Skip to content

Competition is the Freedom to Act Differently From Others

August 3, 2009

When someone makes something better than I do, faster, cheaper, more beautifully–they’re doing so differently. If instead they imitated me to the micro-movement, they’d  make an inferior product. They’d also live an inferior life. They could do better. Competition is the mother of a richer personality.

Everyone fears a monolithic society, but the greatest trick the bureaucrat ever played was marketing it as a change for the better. Many nation states decry “tax havens,” but what they really loathe is the idea of people acting differently from the way they do. A cartel of nations imposing a single tax table is a cartel of conformists.

There’s a great Op-ed in the NYTimes today on Swiss banking by Pierre Bessard, the president of the Liberales Institut in Switzerland. He argues for competition in tax rates and against the “transparent citizen,” that poor sap whose every move and resource is tagged, tracked, and weighed by the government:

We think government exists to serve us, not the other way around. We understand that we have to pay taxes — and we do, with numerous studies showing that the Swiss are extraordinarily honest about paying what we owe — but we do not think it is the government’s role to intrude on our privacy and wrench them from us.

A link at the Liberales Institut points to a thought-provoking paper on tax competition by Bessard. I highly recommend it, if only for viewing the “tax oppression” index. From the intro to the article:

By restricting tax competition, for instance by trying to harmonize tax policies or by fighting “tax havens”, high-tax states – tax hells – deprive their citizens of one of the great benefits of competition, experimentation. As Friedrich Hayek often pointed out, competition is a “discovery process”. In a purely imaginary world of perfect knowledge, competition would surely be unnecessary, for everyone would know what the best solutions to any problem are. But we are not in a world of this kind. Yet that is precisely what the high-tax states fighting against tax competition would like to make us believe. They assume that their tax policies are the best possible and that any competition would lead to a “race to the bottom”. But if the tax rates applied in the tax hells – for instance for the taxation of capital – were optimal, capital would not flee. For a long time, drastic foreign exchange controls have allowed many states to despoil capital. They cannot tolerate that their “tax slaves” can flee to more favorable areas. And yet, as this study so opportunely underscores, the whole world benefits from the existence of low-tax areas. For these areas not only lead to capital movement, but also create incentives to accumulate more capital.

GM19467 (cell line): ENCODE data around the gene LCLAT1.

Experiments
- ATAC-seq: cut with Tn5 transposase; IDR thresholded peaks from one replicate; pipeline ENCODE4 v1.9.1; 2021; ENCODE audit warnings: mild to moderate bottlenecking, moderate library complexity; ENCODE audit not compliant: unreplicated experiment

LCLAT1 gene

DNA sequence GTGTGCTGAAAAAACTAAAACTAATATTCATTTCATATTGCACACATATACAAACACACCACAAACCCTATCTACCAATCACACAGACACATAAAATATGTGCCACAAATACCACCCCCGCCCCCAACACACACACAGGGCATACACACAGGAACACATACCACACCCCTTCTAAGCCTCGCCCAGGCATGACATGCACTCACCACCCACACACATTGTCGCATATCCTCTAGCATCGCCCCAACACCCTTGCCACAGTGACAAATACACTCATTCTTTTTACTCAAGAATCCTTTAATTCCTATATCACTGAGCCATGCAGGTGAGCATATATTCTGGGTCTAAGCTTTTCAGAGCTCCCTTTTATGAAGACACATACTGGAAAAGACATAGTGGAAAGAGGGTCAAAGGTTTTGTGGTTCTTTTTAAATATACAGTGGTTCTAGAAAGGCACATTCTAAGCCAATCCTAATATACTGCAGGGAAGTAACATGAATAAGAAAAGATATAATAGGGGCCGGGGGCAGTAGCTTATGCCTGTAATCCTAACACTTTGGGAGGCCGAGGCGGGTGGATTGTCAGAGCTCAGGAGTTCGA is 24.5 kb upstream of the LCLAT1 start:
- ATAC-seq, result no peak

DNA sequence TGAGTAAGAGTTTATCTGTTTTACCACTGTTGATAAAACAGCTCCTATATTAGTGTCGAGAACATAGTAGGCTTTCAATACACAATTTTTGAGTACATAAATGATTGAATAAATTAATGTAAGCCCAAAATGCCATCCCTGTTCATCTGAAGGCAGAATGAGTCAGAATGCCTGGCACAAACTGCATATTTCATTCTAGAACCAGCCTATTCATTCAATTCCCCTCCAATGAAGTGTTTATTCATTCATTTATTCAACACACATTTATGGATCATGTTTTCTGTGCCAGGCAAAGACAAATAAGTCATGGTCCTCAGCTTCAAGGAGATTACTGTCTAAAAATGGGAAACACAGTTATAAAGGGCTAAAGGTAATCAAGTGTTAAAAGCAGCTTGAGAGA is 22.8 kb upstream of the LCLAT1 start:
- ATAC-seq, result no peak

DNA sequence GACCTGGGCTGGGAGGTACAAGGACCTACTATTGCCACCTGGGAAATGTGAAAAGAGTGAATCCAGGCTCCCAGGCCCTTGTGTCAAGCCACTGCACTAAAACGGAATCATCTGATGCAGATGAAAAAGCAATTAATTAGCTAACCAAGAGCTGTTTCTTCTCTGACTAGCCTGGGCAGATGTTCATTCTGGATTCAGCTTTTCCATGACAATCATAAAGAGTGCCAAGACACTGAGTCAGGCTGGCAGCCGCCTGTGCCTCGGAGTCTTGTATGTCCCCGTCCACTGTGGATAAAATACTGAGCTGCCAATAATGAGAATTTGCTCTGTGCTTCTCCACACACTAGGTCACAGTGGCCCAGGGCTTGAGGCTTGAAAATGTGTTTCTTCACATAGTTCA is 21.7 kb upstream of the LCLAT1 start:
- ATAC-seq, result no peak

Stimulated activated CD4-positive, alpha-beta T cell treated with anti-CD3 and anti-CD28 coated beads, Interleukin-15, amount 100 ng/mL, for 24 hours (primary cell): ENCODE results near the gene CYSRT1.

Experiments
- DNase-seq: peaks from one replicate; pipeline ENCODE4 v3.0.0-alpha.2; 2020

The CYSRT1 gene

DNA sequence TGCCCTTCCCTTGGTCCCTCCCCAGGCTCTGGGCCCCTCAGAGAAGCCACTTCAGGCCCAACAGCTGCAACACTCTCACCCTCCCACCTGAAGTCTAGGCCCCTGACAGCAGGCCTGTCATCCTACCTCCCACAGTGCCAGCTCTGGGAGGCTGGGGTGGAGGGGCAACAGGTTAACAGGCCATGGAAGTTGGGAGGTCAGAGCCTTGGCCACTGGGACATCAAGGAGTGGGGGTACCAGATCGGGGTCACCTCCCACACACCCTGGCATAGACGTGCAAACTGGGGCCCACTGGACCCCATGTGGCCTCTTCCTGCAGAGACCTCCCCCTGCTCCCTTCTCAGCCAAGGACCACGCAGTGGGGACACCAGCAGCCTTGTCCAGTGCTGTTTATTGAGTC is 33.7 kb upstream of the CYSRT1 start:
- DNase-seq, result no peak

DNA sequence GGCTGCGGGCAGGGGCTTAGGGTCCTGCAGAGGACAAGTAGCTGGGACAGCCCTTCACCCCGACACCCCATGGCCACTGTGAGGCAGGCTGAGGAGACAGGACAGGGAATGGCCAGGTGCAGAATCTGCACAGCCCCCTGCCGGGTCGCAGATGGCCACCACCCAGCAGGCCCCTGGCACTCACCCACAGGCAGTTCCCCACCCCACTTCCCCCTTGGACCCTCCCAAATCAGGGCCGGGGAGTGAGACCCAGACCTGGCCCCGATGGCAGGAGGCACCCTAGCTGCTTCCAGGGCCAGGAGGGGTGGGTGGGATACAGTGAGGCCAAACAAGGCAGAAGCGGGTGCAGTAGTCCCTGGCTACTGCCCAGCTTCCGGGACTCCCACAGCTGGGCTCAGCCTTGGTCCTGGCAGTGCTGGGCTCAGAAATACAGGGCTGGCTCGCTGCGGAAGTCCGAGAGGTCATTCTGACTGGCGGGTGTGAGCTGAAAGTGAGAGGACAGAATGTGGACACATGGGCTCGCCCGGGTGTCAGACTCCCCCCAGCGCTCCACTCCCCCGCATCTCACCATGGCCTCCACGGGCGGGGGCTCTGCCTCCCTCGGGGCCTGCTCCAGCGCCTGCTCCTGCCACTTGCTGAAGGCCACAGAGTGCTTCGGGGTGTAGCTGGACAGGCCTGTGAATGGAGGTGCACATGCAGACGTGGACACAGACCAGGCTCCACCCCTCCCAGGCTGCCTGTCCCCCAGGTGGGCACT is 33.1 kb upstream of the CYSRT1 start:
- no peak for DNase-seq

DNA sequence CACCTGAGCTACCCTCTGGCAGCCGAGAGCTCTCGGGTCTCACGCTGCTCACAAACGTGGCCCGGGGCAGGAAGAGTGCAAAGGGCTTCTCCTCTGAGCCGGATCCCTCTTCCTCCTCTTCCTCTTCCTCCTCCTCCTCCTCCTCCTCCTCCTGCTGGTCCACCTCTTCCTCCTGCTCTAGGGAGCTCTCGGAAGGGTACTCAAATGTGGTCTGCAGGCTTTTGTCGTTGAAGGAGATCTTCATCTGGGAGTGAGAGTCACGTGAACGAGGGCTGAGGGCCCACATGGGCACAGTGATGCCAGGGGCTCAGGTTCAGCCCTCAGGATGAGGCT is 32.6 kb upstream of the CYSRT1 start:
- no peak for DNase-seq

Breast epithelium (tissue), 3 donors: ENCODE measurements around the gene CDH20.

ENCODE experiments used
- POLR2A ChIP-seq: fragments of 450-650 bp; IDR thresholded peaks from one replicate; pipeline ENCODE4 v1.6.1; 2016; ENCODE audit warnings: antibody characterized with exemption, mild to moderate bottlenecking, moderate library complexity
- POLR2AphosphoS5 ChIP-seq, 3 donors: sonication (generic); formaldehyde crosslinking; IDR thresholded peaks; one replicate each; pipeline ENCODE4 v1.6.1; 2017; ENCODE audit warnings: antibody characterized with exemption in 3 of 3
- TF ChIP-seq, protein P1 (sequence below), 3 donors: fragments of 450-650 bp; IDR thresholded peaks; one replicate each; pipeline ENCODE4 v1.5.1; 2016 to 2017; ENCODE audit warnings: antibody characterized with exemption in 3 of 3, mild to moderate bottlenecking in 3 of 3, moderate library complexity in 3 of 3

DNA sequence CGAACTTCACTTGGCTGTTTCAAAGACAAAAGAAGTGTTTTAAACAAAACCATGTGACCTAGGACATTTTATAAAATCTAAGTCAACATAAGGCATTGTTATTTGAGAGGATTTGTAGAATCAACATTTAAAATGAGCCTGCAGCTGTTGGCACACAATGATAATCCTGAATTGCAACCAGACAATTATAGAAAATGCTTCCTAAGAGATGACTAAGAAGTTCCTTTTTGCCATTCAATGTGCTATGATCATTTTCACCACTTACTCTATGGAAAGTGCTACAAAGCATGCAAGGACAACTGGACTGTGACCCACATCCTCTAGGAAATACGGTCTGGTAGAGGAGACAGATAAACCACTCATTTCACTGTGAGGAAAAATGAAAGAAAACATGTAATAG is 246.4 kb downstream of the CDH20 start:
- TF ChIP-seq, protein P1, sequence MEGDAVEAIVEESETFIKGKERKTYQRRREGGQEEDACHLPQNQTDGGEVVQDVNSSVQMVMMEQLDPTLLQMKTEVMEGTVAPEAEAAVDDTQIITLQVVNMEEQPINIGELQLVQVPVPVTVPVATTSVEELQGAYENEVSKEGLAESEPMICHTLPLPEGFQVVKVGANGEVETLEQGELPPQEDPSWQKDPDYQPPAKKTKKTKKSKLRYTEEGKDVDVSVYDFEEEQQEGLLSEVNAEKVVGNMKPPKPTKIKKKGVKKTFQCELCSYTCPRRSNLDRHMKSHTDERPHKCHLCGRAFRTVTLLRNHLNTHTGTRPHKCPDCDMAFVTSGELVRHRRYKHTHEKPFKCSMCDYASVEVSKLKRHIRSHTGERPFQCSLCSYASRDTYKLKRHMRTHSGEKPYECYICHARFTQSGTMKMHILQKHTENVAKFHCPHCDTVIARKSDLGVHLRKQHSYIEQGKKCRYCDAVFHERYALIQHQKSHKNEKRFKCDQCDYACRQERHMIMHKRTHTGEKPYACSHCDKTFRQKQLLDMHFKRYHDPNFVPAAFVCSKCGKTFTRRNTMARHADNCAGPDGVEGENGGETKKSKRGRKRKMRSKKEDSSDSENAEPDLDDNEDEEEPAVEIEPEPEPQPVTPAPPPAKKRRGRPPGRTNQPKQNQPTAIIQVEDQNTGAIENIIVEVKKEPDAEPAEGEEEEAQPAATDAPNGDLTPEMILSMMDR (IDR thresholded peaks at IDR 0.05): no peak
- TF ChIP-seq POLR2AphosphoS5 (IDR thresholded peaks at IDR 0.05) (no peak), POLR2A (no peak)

1. April 22, 2014 11:14 pm

    Awesome! Its iin faft remarkable paragraph,
    I have got much clear idea about frpm this article.

  2. Karl permalink
    August 9, 2009 8:18 am

    To say that “Competition is the Freedom to Act Differently From Others” is a true statement, but not a very useful one. The important concept is diversity, not competition. Competition is about rivalry, where one entity gains advantage at the expense of the other. Cooperation is a much more useful paradigm, where all participants gain. The amount of competition and/or cooperation in a system is orthogonal to the amount of options available. The freedom to choose among existing options or create new ones, however, is greater where there is cooperation.

  3. August 3, 2009 9:58 pm

    I really liked this post, it was really clear. Thanks for sharing.

  4. August 3, 2009 9:22 pm

    As a practical matter, opposition to tax havens may be due to aversion to tax competition. However, I am not sure that your theoretical justification of tax havens is tenable. Imagine a small country that provides low corporate taxation and few social services, and has companies registered there only as a flag of convenience. Without any hand in providing either the workforce of the companies or the manufacturing infrastructure they use, I’m not sure if this can be counted as “jurisdictional competition.” Although it would lead to lower global taxation – an outcome I favor – it seems like a zero sum game transferring revenue from governments to corporations.

    If, however, companies move their revenue-generating operations to low-tax jurisdictions, then that would be legitimate jurisdictional competition, much like individual emigration.


  1. Twitted by hirodusk

Comments are closed.

%d bloggers like this: